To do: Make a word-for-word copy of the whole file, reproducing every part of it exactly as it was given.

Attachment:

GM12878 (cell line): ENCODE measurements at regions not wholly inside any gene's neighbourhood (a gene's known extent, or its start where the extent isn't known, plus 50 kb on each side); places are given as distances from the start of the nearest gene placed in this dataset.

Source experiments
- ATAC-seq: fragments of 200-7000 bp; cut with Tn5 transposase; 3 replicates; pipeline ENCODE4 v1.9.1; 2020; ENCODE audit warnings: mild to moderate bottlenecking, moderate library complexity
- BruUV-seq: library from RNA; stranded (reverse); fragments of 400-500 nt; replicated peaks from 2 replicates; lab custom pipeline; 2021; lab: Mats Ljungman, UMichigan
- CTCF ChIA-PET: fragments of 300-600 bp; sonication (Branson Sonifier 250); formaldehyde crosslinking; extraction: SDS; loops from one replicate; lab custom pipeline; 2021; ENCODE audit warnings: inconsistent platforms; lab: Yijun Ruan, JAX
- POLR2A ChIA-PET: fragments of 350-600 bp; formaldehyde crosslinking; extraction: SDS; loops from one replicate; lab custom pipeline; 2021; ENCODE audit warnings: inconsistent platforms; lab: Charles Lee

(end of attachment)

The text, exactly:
GM12878 (cell line): ENCODE measurements at regions not wholly inside any gene's neighbourhood (a gene's known extent, or its start where the extent isn't known, plus 50 kb on each side); places are given as distances from the start of the nearest gene placed in this dataset.

Source experiments
- ATAC-seq: fragments of 200-7000 bp; cut with Tn5 transposase; 3 replicates; pipeline ENCODE4 v1.9.1; 2020; ENCODE audit warnings: mild to moderate bottlenecking, moderate library complexity
- BruUV-seq: library from RNA; stranded (reverse); fragments of 400-500 nt; replicated peaks from 2 replicates; lab custom pipeline; 2021; lab: Mats Ljungman, UMichigan
- CTCF ChIA-PET: fragments of 300-600 bp; sonication (Branson Sonifier 250); formaldehyde crosslinking; extraction: SDS; loops from one replicate; lab custom pipeline; 2021; ENCODE audit warnings: inconsistent platforms; lab: Yijun Ruan, JAX
- POLR2A ChIA-PET: fragments of 350-600 bp; formaldehyde crosslinking; extraction: SDS; loops from one replicate; lab custom pipeline; 2021; ENCODE audit warnings: inconsistent platforms; lab: Charles Lee